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sciuriwareCommented:
I think you simple cross the 64Mb (total) limit that's default;
run java with a higher limit, say 100Mb.
;JOOP!
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sciuriwareCommented:
In effect:   java -Xmx100M <what you used to add>

;JOOP!
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TimYatesCommented:
how many matches do you get?

I wouldn't have thought it should run out of memory that quickly :-(
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conorocallaghanAuthor Commented:
TimYates

I changed the type of search .. One search got 270 matches and another one got 180 matches. These matches are full lines which are saved to the vector.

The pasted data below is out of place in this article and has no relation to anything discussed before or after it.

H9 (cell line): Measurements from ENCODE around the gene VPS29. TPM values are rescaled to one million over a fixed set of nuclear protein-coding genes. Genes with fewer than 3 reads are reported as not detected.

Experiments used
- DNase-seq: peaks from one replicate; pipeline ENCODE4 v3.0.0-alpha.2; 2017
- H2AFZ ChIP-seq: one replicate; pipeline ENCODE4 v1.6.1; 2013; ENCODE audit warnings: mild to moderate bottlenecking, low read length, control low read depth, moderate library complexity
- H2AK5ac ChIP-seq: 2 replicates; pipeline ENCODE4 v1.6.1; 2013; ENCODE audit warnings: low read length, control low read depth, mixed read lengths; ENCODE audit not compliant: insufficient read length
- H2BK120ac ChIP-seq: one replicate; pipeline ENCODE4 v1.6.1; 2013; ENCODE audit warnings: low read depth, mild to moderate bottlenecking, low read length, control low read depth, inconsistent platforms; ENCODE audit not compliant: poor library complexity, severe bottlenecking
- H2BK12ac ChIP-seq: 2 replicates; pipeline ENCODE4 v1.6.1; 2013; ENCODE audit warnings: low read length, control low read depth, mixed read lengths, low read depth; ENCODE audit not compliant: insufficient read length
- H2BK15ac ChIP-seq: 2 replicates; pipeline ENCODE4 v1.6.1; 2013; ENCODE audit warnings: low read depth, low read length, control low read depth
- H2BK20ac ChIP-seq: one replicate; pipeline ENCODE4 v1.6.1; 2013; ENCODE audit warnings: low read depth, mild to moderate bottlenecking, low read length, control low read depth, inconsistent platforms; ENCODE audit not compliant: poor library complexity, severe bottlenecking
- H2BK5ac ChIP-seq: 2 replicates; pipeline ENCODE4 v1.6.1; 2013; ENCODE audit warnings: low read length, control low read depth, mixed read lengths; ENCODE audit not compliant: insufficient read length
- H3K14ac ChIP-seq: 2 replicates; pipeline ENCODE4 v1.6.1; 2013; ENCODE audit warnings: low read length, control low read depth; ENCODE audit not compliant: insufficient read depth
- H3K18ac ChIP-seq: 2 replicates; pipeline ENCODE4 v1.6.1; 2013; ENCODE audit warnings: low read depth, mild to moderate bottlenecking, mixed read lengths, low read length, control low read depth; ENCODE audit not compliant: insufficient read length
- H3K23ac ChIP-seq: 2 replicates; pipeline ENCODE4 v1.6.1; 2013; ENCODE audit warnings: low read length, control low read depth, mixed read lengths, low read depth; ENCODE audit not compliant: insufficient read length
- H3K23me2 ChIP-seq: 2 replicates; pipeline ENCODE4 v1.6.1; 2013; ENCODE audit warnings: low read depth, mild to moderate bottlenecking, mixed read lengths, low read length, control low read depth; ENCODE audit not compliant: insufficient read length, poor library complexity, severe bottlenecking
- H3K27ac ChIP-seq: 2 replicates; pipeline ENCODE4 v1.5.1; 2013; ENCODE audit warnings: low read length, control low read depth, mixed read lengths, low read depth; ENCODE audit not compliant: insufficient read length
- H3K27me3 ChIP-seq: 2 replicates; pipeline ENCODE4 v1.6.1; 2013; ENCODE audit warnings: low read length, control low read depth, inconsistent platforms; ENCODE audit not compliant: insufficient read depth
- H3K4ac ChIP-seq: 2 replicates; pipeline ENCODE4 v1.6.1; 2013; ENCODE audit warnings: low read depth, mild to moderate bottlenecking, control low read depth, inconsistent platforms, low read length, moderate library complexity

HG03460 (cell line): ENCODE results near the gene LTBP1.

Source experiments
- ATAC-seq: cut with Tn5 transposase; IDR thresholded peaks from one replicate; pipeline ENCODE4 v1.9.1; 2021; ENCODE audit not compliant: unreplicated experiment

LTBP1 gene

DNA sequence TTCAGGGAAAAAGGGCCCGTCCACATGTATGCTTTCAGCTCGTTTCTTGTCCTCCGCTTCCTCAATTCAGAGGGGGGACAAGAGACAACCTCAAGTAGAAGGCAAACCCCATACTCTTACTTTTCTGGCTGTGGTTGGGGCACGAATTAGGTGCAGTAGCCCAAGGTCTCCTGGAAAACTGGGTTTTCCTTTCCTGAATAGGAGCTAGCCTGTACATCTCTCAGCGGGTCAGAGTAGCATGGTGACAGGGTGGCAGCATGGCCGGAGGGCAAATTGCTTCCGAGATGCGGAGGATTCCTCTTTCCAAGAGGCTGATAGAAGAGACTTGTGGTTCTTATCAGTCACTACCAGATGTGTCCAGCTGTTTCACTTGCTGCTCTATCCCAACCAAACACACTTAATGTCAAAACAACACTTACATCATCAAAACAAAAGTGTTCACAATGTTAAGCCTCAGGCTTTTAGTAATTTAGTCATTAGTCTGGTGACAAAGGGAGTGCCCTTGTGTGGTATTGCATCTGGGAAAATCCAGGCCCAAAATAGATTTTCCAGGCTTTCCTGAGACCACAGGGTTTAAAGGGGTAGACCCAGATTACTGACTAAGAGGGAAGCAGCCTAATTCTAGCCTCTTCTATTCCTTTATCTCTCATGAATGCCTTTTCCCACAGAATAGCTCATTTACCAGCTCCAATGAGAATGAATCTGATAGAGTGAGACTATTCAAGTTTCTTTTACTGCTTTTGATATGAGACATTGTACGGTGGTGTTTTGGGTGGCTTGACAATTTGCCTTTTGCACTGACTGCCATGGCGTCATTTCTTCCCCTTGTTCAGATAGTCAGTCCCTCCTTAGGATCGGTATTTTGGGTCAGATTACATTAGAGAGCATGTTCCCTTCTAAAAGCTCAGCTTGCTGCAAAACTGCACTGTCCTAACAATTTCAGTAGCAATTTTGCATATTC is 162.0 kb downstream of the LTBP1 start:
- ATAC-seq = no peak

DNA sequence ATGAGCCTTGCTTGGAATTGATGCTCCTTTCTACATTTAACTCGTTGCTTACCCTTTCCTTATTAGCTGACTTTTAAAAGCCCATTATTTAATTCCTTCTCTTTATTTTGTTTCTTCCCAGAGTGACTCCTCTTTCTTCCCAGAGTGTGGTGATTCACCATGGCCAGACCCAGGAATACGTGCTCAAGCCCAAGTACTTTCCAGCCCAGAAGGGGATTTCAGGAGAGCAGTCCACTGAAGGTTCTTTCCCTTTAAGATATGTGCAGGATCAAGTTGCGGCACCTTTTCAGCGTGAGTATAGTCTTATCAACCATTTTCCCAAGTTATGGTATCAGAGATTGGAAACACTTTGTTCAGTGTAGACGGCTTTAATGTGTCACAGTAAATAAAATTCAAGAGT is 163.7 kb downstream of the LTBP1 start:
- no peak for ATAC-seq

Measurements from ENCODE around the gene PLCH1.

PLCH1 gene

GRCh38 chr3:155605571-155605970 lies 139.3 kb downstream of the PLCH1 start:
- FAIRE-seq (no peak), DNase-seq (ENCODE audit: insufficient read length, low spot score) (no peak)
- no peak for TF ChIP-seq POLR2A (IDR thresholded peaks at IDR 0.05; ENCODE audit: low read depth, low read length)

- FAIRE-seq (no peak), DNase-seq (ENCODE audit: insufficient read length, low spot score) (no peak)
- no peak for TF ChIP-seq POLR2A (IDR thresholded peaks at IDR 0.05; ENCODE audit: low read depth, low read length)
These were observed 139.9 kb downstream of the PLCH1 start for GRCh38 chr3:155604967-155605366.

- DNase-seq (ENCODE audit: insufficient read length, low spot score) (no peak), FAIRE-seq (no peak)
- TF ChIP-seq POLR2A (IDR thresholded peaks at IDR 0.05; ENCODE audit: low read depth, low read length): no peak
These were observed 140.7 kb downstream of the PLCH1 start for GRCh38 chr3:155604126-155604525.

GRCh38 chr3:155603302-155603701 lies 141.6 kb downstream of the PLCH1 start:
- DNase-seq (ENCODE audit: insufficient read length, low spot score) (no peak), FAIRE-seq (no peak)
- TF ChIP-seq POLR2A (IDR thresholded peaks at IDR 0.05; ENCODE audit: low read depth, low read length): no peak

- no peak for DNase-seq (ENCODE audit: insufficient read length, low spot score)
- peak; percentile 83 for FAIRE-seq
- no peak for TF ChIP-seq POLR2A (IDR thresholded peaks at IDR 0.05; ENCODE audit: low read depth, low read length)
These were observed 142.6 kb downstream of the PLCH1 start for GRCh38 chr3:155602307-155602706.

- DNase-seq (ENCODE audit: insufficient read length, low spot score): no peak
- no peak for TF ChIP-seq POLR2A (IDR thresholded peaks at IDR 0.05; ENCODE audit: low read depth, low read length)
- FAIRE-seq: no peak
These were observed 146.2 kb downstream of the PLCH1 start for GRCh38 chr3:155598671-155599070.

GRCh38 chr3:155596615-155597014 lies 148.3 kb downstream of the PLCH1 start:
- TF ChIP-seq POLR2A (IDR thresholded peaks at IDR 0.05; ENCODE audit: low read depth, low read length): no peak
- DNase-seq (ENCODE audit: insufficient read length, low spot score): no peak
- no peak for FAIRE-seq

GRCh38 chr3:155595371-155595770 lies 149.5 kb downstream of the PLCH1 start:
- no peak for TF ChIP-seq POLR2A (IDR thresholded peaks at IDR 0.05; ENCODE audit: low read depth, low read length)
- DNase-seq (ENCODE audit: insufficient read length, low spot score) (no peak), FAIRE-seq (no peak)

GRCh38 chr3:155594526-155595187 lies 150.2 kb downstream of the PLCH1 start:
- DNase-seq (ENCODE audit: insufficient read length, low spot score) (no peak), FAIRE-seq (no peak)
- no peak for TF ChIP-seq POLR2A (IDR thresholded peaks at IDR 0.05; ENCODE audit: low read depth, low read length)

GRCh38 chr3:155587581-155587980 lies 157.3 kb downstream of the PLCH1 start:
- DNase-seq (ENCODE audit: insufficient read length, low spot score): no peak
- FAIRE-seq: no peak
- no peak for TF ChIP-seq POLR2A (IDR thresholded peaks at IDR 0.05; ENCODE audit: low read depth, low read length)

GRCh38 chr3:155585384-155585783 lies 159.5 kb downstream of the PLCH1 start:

How ever I dont think it is to do with the amount of matches as the application jumps out after getting to line 63877  regardless of the amount of matches found...

Sciuriware
I was wondering if I change the Java VMs' limit will that affect other users when they try to run the application on their machine??
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MogalManicCommented:
It might be in your duplicateExists() function.  I implemented mine like this:

    private boolean duplicateExists(Vector vRetlines, String substring)
    {
        return vRetlines.contains(substring);
    }


I am currently searching a 63000 byte file using a search string that results in a 10% hit ratio and so far I am at line 100448 with 11370 found lines.  The Java application has allocated approximatly 13K of memory so far.